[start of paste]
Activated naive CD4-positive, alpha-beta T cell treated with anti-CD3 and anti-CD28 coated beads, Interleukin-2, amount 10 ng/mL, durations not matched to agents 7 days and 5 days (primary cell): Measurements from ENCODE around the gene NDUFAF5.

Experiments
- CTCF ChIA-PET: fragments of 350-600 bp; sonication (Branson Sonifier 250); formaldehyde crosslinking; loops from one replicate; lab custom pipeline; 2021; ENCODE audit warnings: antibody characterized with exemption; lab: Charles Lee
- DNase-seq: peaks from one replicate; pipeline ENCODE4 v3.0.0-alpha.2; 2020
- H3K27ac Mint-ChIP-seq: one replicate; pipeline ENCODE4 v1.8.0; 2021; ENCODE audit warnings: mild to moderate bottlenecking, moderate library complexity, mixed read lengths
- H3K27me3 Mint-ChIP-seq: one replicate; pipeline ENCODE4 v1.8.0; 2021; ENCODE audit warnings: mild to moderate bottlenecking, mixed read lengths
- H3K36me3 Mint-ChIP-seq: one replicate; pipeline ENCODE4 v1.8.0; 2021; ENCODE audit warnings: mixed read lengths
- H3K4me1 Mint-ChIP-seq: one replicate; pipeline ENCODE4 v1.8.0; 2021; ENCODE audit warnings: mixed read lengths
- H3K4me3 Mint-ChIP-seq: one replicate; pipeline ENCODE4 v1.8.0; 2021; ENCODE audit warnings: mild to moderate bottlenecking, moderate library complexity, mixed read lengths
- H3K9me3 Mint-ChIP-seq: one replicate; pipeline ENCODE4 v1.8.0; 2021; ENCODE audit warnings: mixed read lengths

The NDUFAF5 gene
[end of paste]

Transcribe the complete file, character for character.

Activated naive CD4-positive, alpha-beta T cell treated with anti-CD3 and anti-CD28 coated beads, Interleukin-2, amount 10 ng/mL, durations not matched to agents 7 days and 5 days (primary cell): Measurements from ENCODE around the gene NDUFAF5.

Experiments
- CTCF ChIA-PET: fragments of 350-600 bp; sonication (Branson Sonifier 250); formaldehyde crosslinking; loops from one replicate; lab custom pipeline; 2021; ENCODE audit warnings: antibody characterized with exemption; lab: Charles Lee
- DNase-seq: peaks from one replicate; pipeline ENCODE4 v3.0.0-alpha.2; 2020
- H3K27ac Mint-ChIP-seq: one replicate; pipeline ENCODE4 v1.8.0; 2021; ENCODE audit warnings: mild to moderate bottlenecking, moderate library complexity, mixed read lengths
- H3K27me3 Mint-ChIP-seq: one replicate; pipeline ENCODE4 v1.8.0; 2021; ENCODE audit warnings: mild to moderate bottlenecking, mixed read lengths
- H3K36me3 Mint-ChIP-seq: one replicate; pipeline ENCODE4 v1.8.0; 2021; ENCODE audit warnings: mixed read lengths
- H3K4me1 Mint-ChIP-seq: one replicate; pipeline ENCODE4 v1.8.0; 2021; ENCODE audit warnings: mixed read lengths
- H3K4me3 Mint-ChIP-seq: one replicate; pipeline ENCODE4 v1.8.0; 2021; ENCODE audit warnings: mild to moderate bottlenecking, moderate library complexity, mixed read lengths
- H3K9me3 Mint-ChIP-seq: one replicate; pipeline ENCODE4 v1.8.0; 2021; ENCODE audit warnings: mixed read lengths

The NDUFAF5 gene